Elizabeth Rasor, who was in a relationship with Judge for three years at Catholic University, told The New Yorker he'd shared "a very different story" about the culture at Georgetown Prep. "I can't stand by and watch him lie," she said, adding that he once ashamedly described how he and several other boys took turns having sex with a woman who was drunk. He appeared to think this was a consensual experience, Rasor said, but did not tell her who else was involved and she does not know if Kavanaugh was there. Judge's attorney said he "categorically denies" the incident took place.

Another woman who attended high school in the 1980s in Montgomery County told Ford's lawyers and The New Yorker that she would see boys, including Georgetown Prep students, engaging in sexual misconduct at area house parties. The woman, who requested anonymity, told The New Yorker that the boys would get girls "blind drunk" off a grain alcohol–Hawaiian Punch concoction, then try to take advantage of them. "It was disgusting," she said. "They treated women like meat." Catherine Garcia

September 23, 2018
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In a letter to Senate Judiciary Committee Chairman Chuck Grassley (R-Iowa) sent Sunday night, Sen. Dianne Feinstein (D-Calif.) asked for an "immediate postponement of any further proceedings" regarding Supreme Court nominee Brett Kavanaugh.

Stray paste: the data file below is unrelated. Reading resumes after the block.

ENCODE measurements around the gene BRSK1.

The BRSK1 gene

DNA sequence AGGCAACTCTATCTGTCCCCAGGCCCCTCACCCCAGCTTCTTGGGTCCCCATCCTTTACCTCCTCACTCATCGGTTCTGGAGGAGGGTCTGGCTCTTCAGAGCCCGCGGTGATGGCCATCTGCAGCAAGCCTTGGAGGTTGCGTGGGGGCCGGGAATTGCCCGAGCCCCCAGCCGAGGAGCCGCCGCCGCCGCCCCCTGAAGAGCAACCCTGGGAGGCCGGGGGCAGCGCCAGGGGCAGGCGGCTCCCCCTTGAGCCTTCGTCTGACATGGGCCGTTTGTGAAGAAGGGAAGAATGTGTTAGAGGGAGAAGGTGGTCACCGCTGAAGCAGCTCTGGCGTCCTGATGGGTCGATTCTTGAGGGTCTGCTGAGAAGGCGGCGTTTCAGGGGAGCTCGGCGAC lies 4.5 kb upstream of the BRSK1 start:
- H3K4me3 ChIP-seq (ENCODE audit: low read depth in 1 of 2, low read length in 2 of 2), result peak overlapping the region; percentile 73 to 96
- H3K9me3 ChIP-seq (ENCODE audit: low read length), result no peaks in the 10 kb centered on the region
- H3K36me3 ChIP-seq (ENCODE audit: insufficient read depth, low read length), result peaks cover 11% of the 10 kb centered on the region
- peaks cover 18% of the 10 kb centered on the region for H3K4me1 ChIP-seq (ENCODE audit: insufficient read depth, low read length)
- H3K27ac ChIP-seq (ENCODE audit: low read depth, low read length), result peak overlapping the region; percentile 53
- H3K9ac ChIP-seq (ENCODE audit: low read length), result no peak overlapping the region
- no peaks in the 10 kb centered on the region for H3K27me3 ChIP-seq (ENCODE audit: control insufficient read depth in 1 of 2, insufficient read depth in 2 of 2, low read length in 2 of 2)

On Sunday, The New Yorker published an article where Deborah Ramirez, a classmate from Yale University, said while they were at a party freshman year, Kavanaugh exposed himself and thrust his penis in her face. Earlier this month, Christine Blasey Ford, a professor in California, accused Kavanaugh of sexual assault while they were both teenagers. Ford is set to testify before the Senate Judiciary Committee on Thursday.

In her letter, Feinstein, the committee's ranking Democrat, also asked that "the newest allegations of sexual misconduct be referred to the FBI for investigation, and that you join our request for the White House to direct the FBI to investigate the allegations of Christine Blasey Ford as well as these new claims." Should the White House not ask the FBI to launch an investigation, then the Senate Judiciary Committee "must subpoena all relevant witnesses," Feinstein added. "It is time to set politics aside. We must ensure that a thorough and fair investigation is conducted before moving forward." Catherine Garcia

September 23, 2018
AP Photo/John Amis

Tiger Woods won the Tour Championship on Sunday, giving the golfer his 80th career PGA Tour victory and his first since 2013.

Woods won by two shots over Billy Horschel, and with this win, he's now second in the FedEx Cup standings, behind Justin Rose. He will receive $3 million for his second place finish, and on Monday, will enter the top 15 in the world rankings.

"I had a hard time not crying on the last hole," Woods told reporters. "I just can't believe I pulled this off. It's been tough. Not so easy the last couple years. I've worked my way back, and I couldn't have done it without the help of everyone around me." In April 2017, Woods had spinal fusion surgery, and he was arrested for DUI a month later. Catherine Garcia